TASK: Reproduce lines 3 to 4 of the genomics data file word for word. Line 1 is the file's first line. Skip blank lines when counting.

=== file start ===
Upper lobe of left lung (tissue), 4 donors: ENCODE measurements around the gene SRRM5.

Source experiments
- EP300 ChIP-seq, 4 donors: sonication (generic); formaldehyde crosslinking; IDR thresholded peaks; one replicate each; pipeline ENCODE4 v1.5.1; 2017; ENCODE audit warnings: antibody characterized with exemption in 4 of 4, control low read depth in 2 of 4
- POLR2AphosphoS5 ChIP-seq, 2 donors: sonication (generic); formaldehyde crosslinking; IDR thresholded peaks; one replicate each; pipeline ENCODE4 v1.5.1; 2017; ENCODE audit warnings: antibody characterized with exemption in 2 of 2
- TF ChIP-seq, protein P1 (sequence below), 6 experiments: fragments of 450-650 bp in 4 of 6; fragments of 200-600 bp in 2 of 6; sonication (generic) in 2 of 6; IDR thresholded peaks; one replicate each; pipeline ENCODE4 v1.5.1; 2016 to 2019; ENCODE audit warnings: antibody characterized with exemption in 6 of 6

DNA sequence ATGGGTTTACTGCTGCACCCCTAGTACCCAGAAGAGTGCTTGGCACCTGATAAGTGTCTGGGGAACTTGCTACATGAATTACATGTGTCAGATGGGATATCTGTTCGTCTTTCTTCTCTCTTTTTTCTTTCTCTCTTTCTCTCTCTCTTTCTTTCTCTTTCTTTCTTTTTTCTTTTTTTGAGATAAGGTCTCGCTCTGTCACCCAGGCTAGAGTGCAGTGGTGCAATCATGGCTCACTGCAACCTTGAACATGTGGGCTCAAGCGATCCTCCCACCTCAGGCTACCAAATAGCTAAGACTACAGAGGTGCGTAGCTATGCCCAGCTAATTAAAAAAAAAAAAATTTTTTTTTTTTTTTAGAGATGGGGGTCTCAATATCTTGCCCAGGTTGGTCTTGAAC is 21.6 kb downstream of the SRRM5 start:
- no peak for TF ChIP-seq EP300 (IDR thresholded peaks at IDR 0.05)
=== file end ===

- EP300 ChIP-seq, 4 donors: sonication (generic); formaldehyde crosslinking; IDR thresholded peaks; one replicate each; pipeline ENCODE4 v1.5.1; 2017; ENCODE audit warnings: antibody characterized with exemption in 4 of 4, control low read depth in 2 of 4
- POLR2AphosphoS5 ChIP-seq, 2 donors: sonication (generic); formaldehyde crosslinking; IDR thresholded peaks; one replicate each; pipeline ENCODE4 v1.5.1; 2017; ENCODE audit warnings: antibody characterized with exemption in 2 of 2